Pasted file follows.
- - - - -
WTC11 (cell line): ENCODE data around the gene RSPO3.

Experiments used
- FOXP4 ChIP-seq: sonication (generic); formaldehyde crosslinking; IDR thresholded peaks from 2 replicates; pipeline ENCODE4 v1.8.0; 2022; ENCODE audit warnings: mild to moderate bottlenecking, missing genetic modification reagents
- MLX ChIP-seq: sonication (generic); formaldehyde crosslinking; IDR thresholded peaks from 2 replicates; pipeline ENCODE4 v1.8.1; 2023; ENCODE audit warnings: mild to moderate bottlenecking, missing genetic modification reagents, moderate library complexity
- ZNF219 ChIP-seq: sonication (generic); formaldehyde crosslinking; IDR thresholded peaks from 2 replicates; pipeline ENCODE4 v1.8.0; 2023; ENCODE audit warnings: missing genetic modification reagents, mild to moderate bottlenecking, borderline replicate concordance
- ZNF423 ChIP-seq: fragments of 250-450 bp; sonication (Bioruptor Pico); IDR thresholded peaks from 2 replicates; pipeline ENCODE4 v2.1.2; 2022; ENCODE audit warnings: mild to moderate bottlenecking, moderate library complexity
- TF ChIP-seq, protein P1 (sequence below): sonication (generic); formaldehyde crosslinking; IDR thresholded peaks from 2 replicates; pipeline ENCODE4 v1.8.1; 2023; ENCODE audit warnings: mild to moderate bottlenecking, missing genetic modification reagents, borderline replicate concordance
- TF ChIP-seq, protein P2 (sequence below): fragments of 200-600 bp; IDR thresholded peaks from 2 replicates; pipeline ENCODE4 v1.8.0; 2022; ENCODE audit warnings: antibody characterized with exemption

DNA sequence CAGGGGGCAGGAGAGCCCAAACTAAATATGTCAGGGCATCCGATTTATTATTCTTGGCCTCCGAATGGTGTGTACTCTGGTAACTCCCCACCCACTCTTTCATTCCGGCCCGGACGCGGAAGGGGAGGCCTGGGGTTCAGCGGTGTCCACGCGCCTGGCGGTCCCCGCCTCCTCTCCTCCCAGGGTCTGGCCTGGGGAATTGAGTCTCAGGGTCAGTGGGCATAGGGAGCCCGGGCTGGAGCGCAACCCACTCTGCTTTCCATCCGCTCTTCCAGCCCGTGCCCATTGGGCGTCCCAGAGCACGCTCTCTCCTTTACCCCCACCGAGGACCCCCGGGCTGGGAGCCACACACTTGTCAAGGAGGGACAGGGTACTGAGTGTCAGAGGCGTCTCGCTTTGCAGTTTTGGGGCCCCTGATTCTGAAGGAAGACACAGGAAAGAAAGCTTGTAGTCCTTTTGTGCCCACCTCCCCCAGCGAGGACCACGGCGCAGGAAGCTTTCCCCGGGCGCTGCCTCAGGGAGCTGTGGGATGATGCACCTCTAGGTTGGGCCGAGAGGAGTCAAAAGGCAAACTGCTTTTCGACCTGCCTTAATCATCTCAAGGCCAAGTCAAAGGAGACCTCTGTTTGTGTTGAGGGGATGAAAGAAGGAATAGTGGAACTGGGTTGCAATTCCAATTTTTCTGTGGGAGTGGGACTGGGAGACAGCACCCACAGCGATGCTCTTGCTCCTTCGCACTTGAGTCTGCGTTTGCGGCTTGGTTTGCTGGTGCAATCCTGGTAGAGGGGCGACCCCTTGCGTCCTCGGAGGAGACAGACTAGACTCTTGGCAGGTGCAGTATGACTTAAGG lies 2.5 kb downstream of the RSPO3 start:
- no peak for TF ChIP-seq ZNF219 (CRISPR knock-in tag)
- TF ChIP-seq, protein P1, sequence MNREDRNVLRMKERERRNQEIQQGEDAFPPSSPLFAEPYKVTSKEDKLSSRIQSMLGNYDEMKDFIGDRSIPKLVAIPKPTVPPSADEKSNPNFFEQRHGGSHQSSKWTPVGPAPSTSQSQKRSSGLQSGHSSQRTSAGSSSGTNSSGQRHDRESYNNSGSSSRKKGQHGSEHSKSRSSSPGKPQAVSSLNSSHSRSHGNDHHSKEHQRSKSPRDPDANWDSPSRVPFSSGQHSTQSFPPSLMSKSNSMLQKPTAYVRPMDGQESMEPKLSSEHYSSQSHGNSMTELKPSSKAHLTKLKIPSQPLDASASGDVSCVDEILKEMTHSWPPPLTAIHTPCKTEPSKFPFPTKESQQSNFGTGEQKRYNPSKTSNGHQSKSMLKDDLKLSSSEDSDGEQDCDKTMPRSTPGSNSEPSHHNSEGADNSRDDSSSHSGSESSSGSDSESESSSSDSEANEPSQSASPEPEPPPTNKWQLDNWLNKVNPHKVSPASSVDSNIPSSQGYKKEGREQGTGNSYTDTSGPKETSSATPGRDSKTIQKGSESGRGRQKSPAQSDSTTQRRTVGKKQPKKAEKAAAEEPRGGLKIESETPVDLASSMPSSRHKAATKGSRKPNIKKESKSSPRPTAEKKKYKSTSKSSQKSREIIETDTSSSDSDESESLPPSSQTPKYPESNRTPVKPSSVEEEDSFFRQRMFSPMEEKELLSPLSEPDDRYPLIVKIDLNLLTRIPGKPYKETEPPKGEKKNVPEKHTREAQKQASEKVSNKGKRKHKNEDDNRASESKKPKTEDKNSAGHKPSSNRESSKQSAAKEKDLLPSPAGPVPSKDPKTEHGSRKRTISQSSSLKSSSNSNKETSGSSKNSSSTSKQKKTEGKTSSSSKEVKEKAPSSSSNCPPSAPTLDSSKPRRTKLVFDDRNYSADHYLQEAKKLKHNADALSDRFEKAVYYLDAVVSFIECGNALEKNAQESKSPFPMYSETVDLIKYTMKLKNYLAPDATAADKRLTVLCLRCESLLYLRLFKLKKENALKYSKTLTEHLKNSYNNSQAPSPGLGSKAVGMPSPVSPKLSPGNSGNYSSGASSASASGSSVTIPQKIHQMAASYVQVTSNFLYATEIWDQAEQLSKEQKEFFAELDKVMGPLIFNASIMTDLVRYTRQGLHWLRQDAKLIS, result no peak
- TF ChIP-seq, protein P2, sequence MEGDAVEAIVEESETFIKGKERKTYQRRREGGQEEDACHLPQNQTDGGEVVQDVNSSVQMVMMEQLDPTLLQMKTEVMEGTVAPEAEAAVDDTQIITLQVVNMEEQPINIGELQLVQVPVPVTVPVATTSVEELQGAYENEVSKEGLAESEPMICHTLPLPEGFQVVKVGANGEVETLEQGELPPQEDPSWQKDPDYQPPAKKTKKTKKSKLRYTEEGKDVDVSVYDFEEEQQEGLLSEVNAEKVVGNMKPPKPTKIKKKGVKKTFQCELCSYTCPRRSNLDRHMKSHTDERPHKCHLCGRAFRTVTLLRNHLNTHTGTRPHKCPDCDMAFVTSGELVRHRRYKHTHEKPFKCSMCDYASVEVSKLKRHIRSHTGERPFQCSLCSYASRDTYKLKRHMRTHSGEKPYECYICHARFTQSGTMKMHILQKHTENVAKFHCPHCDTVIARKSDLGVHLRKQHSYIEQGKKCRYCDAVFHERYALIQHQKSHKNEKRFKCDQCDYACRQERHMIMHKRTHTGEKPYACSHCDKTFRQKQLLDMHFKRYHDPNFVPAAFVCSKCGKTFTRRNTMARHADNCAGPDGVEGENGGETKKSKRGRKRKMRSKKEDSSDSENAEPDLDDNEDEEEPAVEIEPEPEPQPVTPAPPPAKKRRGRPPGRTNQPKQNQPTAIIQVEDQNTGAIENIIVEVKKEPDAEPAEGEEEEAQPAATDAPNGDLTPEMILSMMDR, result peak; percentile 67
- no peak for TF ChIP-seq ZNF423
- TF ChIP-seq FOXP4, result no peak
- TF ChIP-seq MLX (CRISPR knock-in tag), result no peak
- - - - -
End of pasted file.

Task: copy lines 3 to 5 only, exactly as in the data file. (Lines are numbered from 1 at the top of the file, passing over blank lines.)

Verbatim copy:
- FOXP4 ChIP-seq: sonication (generic); formaldehyde crosslinking; IDR thresholded peaks from 2 replicates; pipeline ENCODE4 v1.8.0; 2022; ENCODE audit warnings: mild to moderate bottlenecking, missing genetic modification reagents
- MLX ChIP-seq: sonication (generic); formaldehyde crosslinking; IDR thresholded peaks from 2 replicates; pipeline ENCODE4 v1.8.1; 2023; ENCODE audit warnings: mild to moderate bottlenecking, missing genetic modification reagents, moderate library complexity
- ZNF219 ChIP-seq: sonication (generic); formaldehyde crosslinking; IDR thresholded peaks from 2 replicates; pipeline ENCODE4 v1.8.0; 2023; ENCODE audit warnings: missing genetic modification reagents, mild to moderate bottlenecking, borderline replicate concordance